Raw Story has jumped on an item, originally posted by Rude Pundit, indicating that Ann Coulter may have plagiarized multiple sources in a June 29 column for conservative Web magazine Townhall.com. In the story, a reaction to the Supreme Court's decision not to allow framed copies of the Ten Commandments to decorate a Kentucky courthouse, Coulter ticks off a list of displays that federal money has supported.
Raw Story claims that Coulter -- in listing, among other things, various "obscene" works of art that have received funding from the National Endowment for the Arts -- may have lifted the text describing these objects directly from the following sources: an edition of the Frummery Digest, a now-defunct online news digest critiquing political correctness (archived here); a 1995 article by conservative columnist and fellow Townhall.com contributer Jeff Jacoby; and a history of public arts funding written by Alice Goldfarb Marquis.
While it isn't difficult to envision a scenario in which Coulter, searching the Web for examples of gross art, cut and pasted sections of text and then neglected to reword them, we'll withhold judgment and leave it to you to decide.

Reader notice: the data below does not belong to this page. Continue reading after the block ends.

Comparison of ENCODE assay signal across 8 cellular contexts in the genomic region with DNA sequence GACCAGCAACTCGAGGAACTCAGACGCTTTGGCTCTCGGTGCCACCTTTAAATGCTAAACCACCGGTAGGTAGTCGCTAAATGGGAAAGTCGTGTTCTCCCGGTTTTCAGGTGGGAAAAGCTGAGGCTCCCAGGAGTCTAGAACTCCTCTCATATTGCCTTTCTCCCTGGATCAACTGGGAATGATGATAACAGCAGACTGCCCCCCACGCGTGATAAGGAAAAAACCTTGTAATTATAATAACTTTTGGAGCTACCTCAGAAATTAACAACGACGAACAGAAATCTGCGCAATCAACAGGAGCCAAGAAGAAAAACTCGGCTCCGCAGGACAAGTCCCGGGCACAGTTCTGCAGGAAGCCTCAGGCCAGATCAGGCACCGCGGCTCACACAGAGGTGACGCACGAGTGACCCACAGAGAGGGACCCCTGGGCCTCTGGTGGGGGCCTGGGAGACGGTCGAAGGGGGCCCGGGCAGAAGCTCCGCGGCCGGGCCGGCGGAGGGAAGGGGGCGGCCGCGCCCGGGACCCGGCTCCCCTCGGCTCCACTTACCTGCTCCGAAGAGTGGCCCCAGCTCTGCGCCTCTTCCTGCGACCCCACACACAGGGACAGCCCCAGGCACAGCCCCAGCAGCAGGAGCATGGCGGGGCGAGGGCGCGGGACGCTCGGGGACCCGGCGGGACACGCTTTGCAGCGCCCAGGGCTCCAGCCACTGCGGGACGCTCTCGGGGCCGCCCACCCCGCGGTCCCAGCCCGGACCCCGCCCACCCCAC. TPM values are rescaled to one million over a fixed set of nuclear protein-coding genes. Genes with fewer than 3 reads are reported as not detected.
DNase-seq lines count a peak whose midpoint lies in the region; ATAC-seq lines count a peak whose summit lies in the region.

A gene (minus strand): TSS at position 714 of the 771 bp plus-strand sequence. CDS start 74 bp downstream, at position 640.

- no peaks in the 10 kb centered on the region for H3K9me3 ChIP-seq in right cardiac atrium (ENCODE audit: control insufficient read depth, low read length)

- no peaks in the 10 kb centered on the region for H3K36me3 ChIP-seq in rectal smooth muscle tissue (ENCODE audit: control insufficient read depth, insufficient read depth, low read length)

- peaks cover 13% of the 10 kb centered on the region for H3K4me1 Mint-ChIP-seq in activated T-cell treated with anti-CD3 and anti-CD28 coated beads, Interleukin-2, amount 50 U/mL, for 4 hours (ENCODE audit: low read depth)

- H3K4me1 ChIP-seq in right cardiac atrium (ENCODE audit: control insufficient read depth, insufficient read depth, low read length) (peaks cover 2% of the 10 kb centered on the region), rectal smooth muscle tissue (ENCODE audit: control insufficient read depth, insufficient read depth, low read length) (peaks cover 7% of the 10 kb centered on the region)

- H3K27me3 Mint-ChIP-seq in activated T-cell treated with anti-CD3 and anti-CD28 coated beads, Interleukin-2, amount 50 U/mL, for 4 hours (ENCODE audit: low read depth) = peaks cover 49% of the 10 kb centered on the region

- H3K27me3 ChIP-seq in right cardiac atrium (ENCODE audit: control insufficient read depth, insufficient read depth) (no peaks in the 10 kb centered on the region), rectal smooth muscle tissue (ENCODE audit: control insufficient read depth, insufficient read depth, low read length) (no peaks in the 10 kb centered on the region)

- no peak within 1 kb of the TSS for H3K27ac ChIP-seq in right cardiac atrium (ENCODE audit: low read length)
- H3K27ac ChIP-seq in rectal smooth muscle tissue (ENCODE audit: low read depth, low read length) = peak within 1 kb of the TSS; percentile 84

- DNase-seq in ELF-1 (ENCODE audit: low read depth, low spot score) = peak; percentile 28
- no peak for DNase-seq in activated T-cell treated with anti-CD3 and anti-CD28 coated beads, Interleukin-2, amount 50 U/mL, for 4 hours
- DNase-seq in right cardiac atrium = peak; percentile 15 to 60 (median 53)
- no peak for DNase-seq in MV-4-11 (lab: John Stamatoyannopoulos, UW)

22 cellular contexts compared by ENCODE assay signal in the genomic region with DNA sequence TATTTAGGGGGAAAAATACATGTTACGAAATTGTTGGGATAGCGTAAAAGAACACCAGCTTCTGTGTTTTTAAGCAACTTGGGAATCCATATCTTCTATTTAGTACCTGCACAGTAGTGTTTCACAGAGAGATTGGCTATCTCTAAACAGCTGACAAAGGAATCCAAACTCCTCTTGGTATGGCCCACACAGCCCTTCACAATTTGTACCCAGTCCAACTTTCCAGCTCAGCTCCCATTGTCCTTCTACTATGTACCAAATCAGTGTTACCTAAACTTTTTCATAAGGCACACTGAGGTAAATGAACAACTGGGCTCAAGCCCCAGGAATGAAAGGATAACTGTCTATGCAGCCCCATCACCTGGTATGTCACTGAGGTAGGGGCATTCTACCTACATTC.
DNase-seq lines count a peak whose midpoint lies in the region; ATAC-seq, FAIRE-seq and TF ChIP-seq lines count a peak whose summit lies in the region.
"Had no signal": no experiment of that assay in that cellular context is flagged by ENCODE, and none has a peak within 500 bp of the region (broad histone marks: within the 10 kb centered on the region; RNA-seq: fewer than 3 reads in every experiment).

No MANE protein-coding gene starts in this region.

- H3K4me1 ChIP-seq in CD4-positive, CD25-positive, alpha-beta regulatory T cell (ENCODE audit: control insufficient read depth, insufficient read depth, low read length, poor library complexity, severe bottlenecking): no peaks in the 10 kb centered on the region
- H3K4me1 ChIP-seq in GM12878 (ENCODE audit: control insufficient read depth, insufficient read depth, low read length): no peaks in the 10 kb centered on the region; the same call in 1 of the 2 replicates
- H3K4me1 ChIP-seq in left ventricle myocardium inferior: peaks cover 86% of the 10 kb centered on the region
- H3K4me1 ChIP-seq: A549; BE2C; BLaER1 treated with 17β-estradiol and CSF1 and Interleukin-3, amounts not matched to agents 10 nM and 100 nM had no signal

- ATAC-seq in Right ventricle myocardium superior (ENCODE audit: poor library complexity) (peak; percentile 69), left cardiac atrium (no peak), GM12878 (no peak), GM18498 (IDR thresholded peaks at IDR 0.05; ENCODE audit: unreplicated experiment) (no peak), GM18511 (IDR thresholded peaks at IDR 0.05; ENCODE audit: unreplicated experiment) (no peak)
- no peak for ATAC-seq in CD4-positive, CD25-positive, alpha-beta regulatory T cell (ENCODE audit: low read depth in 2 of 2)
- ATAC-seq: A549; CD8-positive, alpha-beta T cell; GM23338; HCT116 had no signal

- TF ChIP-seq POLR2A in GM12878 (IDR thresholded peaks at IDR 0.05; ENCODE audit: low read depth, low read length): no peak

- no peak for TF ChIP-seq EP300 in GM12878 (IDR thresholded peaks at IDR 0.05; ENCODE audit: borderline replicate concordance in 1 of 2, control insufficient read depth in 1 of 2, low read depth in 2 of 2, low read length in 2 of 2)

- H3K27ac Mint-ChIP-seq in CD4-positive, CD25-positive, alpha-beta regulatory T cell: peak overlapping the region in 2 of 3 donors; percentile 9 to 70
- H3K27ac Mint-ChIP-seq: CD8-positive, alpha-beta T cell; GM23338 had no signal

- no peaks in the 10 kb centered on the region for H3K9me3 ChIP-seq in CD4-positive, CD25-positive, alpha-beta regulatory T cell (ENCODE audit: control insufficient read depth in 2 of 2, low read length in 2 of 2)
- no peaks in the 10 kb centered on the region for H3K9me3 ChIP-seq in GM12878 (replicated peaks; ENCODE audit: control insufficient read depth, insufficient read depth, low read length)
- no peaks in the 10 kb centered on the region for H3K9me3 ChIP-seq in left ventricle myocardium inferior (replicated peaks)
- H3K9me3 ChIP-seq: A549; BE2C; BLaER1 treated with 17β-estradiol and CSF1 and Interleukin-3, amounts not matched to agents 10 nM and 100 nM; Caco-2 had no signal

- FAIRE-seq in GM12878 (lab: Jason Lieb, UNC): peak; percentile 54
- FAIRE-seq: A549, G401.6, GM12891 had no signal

We do have a few points about Coulter's article. First, it's not really an article. It's a long list of bullet points bracketed by 231 words of text. Perhaps she figured that since she was phoning it in, she didn't have to apply her usual rigorous journalistic standards. Second, she is nevertheless in fine form. She begins the article with a sneaky distortion, promising to "put the Supreme Court's recent ban on the Ten Commandments display in perspective." That sentence might give readers a false impression, since the court that day ruled to allow a different Ten Commandments display and essentially established that further decisions along these lines would be decided on a case-by-case basis.
Last, it is striking how, despite her bestselling books, Coulter's columns lurk in Internet obscurity. It's not surprising, though. She lost her latest mainstream media gig, covering last year's Democratic National Convention for USA Today, because she couldn't dial back her high-intensity sarcasm. And judging from her latest column on Supreme Court nominee John Roberts, nothing has changed. Here's an excerpt:
"The only way a Supreme Court nominee could win the approval of NARAL and Planned Parenthood would be to actually perform an abortion during his confirmation hearing, live, on camera, and preferably a partial birth one."
We'll assume she made that one up all by herself.